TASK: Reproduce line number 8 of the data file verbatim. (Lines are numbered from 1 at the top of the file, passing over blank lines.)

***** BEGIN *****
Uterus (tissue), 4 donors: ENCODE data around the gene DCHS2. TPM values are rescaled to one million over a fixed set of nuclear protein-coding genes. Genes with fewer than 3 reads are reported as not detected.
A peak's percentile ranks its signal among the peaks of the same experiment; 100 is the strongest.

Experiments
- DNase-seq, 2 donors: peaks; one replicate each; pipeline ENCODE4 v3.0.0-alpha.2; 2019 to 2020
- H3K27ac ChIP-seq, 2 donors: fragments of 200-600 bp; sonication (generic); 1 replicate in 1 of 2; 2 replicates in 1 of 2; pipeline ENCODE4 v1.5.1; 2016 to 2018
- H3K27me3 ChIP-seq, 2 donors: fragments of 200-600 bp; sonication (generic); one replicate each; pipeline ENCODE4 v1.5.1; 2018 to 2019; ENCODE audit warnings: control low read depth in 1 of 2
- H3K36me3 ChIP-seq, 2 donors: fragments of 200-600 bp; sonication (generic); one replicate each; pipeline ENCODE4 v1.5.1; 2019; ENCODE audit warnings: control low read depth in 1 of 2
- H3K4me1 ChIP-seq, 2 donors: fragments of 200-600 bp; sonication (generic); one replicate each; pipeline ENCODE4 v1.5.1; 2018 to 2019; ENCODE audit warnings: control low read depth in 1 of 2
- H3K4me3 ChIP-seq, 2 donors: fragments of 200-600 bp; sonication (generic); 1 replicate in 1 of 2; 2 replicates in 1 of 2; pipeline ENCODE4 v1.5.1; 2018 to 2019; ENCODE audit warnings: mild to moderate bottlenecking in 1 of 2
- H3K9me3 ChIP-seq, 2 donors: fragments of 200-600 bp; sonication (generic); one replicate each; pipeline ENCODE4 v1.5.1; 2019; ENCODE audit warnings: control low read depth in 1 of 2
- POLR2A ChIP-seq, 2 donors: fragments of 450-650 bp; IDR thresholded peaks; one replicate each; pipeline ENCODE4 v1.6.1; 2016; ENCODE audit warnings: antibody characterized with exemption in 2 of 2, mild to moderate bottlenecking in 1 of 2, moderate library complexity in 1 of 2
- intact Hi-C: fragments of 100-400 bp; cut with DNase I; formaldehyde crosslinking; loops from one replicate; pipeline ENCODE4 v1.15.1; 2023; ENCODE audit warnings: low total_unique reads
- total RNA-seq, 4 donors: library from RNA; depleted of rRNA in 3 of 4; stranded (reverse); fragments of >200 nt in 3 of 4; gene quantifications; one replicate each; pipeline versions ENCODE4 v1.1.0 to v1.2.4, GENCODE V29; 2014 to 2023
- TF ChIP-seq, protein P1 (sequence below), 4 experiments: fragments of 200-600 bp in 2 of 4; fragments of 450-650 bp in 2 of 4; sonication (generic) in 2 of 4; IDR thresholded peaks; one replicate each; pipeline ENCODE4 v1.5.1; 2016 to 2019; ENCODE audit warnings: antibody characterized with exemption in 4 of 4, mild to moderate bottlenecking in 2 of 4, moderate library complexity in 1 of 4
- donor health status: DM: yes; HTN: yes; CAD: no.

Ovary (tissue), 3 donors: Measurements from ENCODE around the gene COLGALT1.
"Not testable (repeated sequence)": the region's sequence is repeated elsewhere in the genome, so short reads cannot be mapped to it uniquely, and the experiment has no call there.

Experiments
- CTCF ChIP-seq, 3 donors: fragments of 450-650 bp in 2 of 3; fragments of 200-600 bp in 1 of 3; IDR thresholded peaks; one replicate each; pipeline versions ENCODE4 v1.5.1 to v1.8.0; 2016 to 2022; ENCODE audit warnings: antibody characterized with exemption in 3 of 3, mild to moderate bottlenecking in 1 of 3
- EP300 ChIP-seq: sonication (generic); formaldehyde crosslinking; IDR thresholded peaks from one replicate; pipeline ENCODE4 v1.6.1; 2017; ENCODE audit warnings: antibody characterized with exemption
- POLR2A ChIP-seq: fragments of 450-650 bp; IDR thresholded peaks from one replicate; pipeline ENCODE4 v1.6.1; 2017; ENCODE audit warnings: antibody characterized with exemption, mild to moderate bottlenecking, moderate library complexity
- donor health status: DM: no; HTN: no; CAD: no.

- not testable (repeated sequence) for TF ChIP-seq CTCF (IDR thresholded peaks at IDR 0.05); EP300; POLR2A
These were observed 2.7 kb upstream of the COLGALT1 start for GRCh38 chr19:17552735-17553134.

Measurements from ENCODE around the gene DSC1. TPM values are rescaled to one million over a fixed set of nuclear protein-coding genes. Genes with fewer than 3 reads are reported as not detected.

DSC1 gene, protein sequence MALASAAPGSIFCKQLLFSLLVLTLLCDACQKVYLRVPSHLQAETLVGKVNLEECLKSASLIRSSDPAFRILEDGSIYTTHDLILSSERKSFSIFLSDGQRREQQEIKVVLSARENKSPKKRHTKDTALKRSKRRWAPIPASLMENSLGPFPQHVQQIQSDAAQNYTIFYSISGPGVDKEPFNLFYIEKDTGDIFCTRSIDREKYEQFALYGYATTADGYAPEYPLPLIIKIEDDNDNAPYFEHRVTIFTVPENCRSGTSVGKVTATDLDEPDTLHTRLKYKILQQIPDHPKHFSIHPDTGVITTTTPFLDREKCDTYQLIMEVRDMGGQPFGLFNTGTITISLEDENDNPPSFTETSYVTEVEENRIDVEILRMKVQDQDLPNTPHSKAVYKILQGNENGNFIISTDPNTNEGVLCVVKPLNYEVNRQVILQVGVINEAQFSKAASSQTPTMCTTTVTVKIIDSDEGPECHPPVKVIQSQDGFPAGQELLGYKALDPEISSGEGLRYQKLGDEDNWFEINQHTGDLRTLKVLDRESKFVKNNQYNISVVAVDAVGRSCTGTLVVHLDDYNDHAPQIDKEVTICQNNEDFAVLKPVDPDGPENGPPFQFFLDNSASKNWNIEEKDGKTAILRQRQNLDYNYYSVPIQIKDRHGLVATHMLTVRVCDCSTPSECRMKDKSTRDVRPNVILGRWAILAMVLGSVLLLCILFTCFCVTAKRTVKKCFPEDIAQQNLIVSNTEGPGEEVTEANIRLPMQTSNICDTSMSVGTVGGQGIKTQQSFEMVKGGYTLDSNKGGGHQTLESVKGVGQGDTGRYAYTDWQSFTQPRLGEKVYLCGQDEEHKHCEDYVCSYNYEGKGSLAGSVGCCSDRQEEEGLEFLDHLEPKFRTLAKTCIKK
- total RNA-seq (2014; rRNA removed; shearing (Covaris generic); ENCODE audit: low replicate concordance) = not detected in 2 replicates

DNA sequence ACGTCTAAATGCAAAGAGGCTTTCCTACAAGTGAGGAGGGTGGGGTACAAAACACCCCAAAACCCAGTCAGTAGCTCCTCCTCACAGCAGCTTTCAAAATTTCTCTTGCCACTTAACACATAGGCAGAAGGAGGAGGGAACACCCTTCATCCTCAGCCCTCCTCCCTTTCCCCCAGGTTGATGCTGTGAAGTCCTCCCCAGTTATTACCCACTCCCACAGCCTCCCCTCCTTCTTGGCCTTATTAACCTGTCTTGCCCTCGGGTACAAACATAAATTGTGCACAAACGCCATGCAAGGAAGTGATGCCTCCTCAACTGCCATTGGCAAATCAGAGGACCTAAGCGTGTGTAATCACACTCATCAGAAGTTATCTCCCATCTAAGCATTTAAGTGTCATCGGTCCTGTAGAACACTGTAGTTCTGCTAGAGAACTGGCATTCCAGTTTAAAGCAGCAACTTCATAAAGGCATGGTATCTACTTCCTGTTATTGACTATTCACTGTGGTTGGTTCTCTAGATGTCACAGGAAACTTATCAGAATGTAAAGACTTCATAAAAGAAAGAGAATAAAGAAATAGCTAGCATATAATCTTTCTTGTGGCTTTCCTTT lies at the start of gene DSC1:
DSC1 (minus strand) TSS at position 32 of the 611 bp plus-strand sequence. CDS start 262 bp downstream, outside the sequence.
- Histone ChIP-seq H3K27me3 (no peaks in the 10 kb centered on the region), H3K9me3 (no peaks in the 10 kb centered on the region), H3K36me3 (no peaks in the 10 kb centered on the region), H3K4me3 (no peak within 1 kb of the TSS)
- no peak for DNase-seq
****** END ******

- H3K4me1 ChIP-seq, 2 donors: fragments of 200-600 bp; sonication (generic); one replicate each; pipeline ENCODE4 v1.5.1; 2018 to 2019; ENCODE audit warnings: control low read depth in 1 of 2